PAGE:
Consequences of US dumping Kurdish allies

China Military Online
Chen Zhuo
2019-10-09 17:23:01
US troops are leaving northern Syria.

Syria TV reported on October 7 that that night in northeastern border of Syria, Turkish troops launched a military operation targeting the position of the Syrian Democratic Forces led by the Kurdish armed forces. The White House issued a statement on the previous day, announcing it will not support or be involved in the Turkish military operations and the US troops will withdraw from the relevant regions.

Analysts pointed out that the US has actually dumped the Syrian Kurdish armed forces, which once cooperated with the US in the fight against the extremist organization "Islamic State". This marks a major shift in US policy, which might help reduce the burden of its troops and easing relations with Turkey, but have a negative impact on the regional situation.

The US wants to shrug off the burden

According to a statement by the White House on October 6, the "Islamic State" has been eliminated and the US military will withdraw from the relevant region. The "Islamic State" militants captured in the region in the past two years will be handled by Turkey. An anonymous senior US government official said at a briefing on October 7 that about 50 to 100 US troops will withdraw from north Syria but still stay in Syria.

The US and Turkey have huge differences on how to treat Syrian Kurdish armed forces for a long time. The US regards it as a counter-terrorism partner while Turkey regards it as a terrorist organization. Some American media said that the withdrawal of the US troops is equivalent to "green-lighting" Turkey to attack the Kurdish armed forces in Syria.

The intention to dump the burden is considered to be the main reason for the US to change its position. Sebnem Udum, associate professor at the Department of International Relations of the Hacettepe University in Turkey, said that the US move originated from US President Donald Trump’s adjustment of the US Middle East policy. The US military presence in the region has consumed a lot of resources while Trump tends to save resources. Serkan Demirtas, a political commentator of Hurriyet Daily News, believes that Trump is busy with the new round of campaign and eager to get out of the Syrian quagmire. He also hopes to get rid of thousands of the captured "Islamic State" members, which are "a hot potato" and "a burden" for the US, said Demirtas.

US-Turkey relations may ease

As a big country in the Middle East and a member of NATO, Turkey has important geostrategic value to the US. However, in recent years, there have been a series of problems in the US-Turkey relations. Incidents including the extradition of the local religious figure Gülen who was accused by the Turkish side of planning the attempted coup in 2016, and Turkey’s purchase of the S-400 air defense missile system from Russia, have led to continued tension in relations between the two countries. The Kurdish issue is also one of the main differences between the two sides. The two countries agreed to establish a "safe zone" in the northeastern part of Syria in August, but so far, no agreement has been reached on the details.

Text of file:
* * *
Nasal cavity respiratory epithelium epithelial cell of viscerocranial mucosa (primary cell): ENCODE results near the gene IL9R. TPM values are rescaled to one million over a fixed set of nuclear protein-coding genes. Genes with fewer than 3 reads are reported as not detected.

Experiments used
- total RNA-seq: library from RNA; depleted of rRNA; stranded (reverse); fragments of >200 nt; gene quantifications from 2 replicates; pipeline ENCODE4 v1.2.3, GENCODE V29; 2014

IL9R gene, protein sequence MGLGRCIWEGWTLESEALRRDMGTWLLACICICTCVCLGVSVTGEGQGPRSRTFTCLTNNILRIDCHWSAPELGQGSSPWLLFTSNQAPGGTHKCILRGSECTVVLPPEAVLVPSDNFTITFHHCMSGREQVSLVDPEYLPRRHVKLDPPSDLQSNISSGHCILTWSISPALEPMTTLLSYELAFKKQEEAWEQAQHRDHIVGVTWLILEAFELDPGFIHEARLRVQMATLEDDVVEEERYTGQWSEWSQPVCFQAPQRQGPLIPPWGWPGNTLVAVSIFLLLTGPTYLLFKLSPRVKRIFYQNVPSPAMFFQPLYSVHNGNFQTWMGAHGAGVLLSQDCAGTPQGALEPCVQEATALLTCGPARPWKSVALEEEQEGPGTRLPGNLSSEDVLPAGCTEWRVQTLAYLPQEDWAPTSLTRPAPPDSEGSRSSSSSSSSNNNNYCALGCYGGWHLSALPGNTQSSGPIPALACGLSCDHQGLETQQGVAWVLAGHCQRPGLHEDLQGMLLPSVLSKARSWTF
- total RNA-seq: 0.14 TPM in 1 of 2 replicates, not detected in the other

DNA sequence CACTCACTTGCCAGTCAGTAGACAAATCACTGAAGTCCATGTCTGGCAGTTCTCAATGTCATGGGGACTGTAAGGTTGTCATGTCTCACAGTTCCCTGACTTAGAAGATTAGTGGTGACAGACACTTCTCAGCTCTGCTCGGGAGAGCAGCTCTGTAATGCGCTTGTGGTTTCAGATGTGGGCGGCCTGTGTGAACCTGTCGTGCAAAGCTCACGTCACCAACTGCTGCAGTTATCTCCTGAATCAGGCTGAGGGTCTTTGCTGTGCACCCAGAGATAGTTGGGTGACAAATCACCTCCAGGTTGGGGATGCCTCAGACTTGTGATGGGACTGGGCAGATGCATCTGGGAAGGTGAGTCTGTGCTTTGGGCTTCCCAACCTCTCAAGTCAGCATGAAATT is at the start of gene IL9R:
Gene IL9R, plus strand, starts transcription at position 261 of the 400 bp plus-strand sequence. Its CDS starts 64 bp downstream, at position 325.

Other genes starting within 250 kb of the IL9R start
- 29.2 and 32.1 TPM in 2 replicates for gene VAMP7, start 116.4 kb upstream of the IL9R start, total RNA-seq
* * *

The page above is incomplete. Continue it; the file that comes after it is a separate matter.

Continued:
Erdogan holds up a map of a proposed "safe zone" in northeastern Syria while addressing the UN General Assembly in New York in late September

In addition, the Turkish Presidential Palace issued a statement on October 6 that President Erdogan exchanged views on the establishment of a "safe zone" during a telephone call with Trump. The two agreed to meet and talk in Washington in November. Analysts pointed out that Erdogan’s visit to the US is a sign of warming in bilateral relations.

Unstable regional situation

Although the withdrawal of troops from northern Syria may help the US "dump burden" and win over Turkey, many people in the US believe that this act of betraying allies not only undermines the credibility of the US, but also may have an adverse impact on the fight operations against terrorism in the Middle East.

The departure of the US troops will create power vacuum in some parts of Syria, which may provide chance for the "Islamic State" to make a comeback, said Mark Dubowitz, the executive director of the Foundation for Defense of Democracies, a US-based think tank. Republican Senator Lindsey Graham criticized that the move has given a stimulant to the extremist forces in the region, making it harder for the US to recruit counter-terrorism forces in the future.

Meanwhile, Turkey’s military operations in northern Syria are also facing many uncertainties. The Kurdish People’s Protection Units in north Syria said on October 7 that it will resolutely defend the security of northern Syria at all costs.

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